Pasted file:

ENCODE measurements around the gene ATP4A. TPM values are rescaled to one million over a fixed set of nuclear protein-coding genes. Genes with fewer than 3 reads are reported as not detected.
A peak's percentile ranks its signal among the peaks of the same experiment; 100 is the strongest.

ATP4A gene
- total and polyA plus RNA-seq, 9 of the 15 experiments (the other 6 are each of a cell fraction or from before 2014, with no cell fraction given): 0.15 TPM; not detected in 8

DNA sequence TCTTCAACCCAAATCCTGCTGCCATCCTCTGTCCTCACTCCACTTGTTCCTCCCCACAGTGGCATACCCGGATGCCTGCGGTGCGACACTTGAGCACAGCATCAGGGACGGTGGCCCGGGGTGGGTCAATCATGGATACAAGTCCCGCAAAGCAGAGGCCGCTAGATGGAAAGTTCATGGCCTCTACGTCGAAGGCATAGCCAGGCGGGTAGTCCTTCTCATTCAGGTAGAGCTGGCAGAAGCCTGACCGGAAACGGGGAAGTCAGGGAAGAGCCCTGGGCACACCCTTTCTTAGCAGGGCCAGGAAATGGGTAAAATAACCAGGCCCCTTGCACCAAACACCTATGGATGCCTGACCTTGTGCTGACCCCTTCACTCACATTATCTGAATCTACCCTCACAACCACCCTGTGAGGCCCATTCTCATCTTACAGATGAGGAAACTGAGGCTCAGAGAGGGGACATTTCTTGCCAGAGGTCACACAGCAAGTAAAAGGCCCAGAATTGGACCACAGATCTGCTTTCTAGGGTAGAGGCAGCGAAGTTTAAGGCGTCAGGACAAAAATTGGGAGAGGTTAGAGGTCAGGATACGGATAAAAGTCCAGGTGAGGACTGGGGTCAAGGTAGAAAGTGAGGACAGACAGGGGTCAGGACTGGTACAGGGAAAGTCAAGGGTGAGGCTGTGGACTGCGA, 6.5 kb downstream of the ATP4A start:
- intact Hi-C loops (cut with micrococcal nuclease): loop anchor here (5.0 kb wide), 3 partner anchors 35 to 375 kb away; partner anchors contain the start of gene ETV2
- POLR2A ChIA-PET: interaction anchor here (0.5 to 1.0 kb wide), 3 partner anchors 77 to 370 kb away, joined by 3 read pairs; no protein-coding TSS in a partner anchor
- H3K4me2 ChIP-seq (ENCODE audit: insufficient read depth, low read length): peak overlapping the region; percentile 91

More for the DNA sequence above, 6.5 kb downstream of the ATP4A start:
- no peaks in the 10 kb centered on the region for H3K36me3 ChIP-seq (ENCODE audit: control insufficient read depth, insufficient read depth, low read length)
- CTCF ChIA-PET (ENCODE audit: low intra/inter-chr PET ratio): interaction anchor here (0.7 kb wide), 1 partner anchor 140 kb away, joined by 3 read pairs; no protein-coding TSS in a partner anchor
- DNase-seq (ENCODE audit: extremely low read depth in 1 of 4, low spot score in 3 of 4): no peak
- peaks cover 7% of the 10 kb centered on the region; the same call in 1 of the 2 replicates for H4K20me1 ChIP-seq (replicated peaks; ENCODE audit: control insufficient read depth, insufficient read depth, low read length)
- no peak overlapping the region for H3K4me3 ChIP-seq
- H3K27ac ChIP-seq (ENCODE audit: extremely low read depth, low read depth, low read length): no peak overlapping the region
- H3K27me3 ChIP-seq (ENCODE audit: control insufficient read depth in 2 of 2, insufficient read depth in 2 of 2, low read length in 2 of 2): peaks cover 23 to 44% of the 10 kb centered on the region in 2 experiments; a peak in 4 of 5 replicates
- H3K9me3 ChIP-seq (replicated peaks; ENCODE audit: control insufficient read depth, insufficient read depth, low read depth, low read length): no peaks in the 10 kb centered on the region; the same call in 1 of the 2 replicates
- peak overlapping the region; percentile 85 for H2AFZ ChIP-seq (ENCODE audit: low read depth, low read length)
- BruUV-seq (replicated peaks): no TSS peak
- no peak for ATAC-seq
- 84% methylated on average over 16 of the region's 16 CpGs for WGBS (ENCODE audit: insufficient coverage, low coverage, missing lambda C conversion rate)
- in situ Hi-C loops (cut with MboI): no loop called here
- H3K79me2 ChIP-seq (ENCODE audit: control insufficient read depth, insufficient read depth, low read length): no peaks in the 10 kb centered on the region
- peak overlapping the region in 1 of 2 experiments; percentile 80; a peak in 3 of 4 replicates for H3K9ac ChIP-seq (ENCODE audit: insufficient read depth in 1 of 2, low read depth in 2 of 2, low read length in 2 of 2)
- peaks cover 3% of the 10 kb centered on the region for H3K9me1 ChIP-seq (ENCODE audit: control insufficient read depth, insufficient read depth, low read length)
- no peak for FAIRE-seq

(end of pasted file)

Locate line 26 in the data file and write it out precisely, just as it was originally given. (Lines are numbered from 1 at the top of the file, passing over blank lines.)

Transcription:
- no peak for FAIRE-seq